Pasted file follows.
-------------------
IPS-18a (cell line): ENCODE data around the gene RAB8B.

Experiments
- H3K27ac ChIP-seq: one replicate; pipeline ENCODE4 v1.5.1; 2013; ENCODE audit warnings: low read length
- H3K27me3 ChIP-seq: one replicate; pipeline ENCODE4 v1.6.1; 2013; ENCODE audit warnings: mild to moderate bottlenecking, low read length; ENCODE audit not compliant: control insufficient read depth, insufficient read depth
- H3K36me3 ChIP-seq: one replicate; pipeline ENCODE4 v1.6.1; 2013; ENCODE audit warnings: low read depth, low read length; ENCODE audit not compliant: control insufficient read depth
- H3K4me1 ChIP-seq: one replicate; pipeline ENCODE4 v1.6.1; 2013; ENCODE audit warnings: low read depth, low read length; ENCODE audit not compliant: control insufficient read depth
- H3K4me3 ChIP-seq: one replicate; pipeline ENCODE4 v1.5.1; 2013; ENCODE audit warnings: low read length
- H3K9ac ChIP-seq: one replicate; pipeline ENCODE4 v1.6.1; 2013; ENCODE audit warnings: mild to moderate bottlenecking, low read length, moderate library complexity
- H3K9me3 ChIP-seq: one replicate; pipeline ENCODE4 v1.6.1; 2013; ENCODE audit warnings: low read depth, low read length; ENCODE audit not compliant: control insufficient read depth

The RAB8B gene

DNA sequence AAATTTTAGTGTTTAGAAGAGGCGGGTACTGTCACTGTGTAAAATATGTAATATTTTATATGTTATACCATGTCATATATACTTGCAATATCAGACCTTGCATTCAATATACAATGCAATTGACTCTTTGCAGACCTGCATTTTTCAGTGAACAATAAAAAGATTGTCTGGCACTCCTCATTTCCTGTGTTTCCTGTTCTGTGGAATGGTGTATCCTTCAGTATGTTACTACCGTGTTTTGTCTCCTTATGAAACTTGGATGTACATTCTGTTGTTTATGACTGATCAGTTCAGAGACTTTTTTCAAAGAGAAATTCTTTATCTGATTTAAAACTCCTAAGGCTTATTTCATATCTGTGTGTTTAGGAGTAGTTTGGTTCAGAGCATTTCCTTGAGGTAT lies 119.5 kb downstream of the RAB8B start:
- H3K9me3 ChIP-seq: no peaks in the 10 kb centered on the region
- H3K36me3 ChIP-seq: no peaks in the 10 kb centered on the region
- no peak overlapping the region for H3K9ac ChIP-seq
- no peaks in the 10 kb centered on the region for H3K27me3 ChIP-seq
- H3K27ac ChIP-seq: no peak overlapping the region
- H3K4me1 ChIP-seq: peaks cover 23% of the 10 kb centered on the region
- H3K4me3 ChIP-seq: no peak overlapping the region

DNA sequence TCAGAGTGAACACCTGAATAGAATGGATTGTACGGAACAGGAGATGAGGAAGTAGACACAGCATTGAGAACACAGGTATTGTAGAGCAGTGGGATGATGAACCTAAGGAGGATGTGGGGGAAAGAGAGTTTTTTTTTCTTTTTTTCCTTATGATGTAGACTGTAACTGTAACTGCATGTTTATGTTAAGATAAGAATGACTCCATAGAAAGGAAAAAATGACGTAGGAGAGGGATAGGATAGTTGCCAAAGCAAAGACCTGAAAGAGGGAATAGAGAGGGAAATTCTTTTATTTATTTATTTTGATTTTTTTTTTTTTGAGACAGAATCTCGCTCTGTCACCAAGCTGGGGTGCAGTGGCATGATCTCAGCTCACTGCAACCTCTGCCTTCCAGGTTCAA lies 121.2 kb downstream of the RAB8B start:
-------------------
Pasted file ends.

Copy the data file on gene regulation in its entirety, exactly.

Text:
IPS-18a (cell line): ENCODE data around the gene RAB8B.

Experiments
- H3K27ac ChIP-seq: one replicate; pipeline ENCODE4 v1.5.1; 2013; ENCODE audit warnings: low read length
- H3K27me3 ChIP-seq: one replicate; pipeline ENCODE4 v1.6.1; 2013; ENCODE audit warnings: mild to moderate bottlenecking, low read length; ENCODE audit not compliant: control insufficient read depth, insufficient read depth
- H3K36me3 ChIP-seq: one replicate; pipeline ENCODE4 v1.6.1; 2013; ENCODE audit warnings: low read depth, low read length; ENCODE audit not compliant: control insufficient read depth
- H3K4me1 ChIP-seq: one replicate; pipeline ENCODE4 v1.6.1; 2013; ENCODE audit warnings: low read depth, low read length; ENCODE audit not compliant: control insufficient read depth
- H3K4me3 ChIP-seq: one replicate; pipeline ENCODE4 v1.5.1; 2013; ENCODE audit warnings: low read length
- H3K9ac ChIP-seq: one replicate; pipeline ENCODE4 v1.6.1; 2013; ENCODE audit warnings: mild to moderate bottlenecking, low read length, moderate library complexity
- H3K9me3 ChIP-seq: one replicate; pipeline ENCODE4 v1.6.1; 2013; ENCODE audit warnings: low read depth, low read length; ENCODE audit not compliant: control insufficient read depth

The RAB8B gene

DNA sequence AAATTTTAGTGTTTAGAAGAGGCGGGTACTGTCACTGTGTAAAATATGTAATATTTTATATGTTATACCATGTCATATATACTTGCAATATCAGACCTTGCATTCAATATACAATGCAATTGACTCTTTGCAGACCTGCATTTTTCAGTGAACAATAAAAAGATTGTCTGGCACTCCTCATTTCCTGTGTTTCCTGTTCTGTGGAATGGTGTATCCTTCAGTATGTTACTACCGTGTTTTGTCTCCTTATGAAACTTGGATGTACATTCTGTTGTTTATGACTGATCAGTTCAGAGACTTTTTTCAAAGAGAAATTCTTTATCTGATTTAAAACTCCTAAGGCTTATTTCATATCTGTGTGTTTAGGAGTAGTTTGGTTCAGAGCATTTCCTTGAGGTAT lies 119.5 kb downstream of the RAB8B start:
- H3K9me3 ChIP-seq: no peaks in the 10 kb centered on the region
- H3K36me3 ChIP-seq: no peaks in the 10 kb centered on the region
- no peak overlapping the region for H3K9ac ChIP-seq
- no peaks in the 10 kb centered on the region for H3K27me3 ChIP-seq
- H3K27ac ChIP-seq: no peak overlapping the region
- H3K4me1 ChIP-seq: peaks cover 23% of the 10 kb centered on the region
- H3K4me3 ChIP-seq: no peak overlapping the region

DNA sequence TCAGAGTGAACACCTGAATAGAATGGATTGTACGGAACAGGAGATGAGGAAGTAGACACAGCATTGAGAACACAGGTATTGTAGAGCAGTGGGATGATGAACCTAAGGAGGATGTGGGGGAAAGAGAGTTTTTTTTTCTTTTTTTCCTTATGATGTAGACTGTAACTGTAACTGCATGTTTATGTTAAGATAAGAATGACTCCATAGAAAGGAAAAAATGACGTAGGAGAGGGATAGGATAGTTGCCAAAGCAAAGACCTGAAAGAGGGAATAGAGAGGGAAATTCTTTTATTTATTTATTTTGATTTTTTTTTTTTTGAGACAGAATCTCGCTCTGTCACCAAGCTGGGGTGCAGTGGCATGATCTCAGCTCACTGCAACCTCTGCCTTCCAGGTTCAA lies 121.2 kb downstream of the RAB8B start: